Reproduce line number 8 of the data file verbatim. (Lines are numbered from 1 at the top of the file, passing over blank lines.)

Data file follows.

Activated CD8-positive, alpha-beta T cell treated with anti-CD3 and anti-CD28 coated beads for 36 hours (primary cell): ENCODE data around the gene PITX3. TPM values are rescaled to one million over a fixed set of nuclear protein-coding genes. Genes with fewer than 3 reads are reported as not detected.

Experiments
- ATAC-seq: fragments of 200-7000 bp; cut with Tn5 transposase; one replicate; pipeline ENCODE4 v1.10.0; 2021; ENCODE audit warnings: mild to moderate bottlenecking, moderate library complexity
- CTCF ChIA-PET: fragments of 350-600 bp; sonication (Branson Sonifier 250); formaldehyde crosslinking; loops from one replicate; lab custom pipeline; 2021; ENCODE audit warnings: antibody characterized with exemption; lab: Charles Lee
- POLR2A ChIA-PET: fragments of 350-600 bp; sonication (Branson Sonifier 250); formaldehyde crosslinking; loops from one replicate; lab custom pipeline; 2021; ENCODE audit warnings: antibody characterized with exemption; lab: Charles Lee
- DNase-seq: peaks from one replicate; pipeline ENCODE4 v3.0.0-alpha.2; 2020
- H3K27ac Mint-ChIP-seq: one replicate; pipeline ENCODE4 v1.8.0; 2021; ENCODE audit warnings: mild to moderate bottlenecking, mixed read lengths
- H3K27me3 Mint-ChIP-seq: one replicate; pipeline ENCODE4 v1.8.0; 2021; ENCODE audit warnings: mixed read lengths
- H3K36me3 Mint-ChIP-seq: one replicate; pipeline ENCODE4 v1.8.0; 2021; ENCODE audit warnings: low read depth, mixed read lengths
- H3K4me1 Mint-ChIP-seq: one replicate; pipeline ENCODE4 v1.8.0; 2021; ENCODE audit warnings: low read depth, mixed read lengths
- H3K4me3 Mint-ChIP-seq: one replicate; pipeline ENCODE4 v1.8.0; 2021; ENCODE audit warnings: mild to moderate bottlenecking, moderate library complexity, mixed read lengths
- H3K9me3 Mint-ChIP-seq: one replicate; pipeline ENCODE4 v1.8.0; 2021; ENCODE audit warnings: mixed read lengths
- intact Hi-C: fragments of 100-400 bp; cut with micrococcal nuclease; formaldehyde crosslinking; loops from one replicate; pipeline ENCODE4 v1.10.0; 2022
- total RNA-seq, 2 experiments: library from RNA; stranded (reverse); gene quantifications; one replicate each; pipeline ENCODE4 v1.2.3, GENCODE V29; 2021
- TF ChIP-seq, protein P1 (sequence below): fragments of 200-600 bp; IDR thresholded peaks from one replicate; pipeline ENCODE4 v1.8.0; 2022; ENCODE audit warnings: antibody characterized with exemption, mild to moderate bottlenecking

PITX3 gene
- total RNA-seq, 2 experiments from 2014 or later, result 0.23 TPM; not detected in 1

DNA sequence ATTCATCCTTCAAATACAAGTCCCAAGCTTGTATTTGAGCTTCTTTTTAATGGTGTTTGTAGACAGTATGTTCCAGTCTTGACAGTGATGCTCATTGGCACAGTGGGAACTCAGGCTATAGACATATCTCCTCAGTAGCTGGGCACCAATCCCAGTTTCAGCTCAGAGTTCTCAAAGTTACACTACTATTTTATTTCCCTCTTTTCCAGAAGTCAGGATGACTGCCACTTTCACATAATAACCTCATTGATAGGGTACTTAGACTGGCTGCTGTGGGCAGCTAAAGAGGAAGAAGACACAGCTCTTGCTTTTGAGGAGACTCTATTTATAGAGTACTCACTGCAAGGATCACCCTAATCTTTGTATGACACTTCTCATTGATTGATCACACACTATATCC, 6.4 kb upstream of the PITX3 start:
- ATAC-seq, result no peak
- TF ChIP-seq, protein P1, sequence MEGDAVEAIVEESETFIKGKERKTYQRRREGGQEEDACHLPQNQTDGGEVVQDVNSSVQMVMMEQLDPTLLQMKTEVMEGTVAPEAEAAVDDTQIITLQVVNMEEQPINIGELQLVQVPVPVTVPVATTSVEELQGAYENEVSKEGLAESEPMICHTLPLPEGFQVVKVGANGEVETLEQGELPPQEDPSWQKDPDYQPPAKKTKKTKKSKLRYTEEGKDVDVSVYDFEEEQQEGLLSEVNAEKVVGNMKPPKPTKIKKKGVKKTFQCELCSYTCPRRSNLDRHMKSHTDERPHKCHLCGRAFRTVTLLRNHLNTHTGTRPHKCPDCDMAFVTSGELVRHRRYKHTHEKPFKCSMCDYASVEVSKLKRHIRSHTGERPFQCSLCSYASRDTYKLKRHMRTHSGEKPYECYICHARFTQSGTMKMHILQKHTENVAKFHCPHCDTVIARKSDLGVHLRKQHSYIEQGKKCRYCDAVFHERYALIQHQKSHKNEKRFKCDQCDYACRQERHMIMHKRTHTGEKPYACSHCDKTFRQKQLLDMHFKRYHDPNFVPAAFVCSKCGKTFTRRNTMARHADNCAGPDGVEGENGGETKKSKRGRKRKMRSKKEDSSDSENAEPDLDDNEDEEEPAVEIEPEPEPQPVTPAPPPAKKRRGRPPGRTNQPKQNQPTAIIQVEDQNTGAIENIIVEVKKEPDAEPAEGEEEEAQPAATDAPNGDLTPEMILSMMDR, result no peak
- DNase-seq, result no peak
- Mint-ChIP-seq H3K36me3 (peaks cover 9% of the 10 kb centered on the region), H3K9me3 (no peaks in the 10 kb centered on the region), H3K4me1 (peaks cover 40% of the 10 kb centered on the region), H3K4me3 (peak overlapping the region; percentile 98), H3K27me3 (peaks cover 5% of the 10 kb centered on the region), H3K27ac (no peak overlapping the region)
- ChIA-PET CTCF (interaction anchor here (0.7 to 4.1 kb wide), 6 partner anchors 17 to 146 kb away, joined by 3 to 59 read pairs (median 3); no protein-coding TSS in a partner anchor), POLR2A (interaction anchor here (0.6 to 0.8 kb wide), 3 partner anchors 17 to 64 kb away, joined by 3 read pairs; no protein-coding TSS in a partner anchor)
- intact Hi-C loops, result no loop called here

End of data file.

- H3K27me3 Mint-ChIP-seq: one replicate; pipeline ENCODE4 v1.8.0; 2021; ENCODE audit warnings: mixed read lengths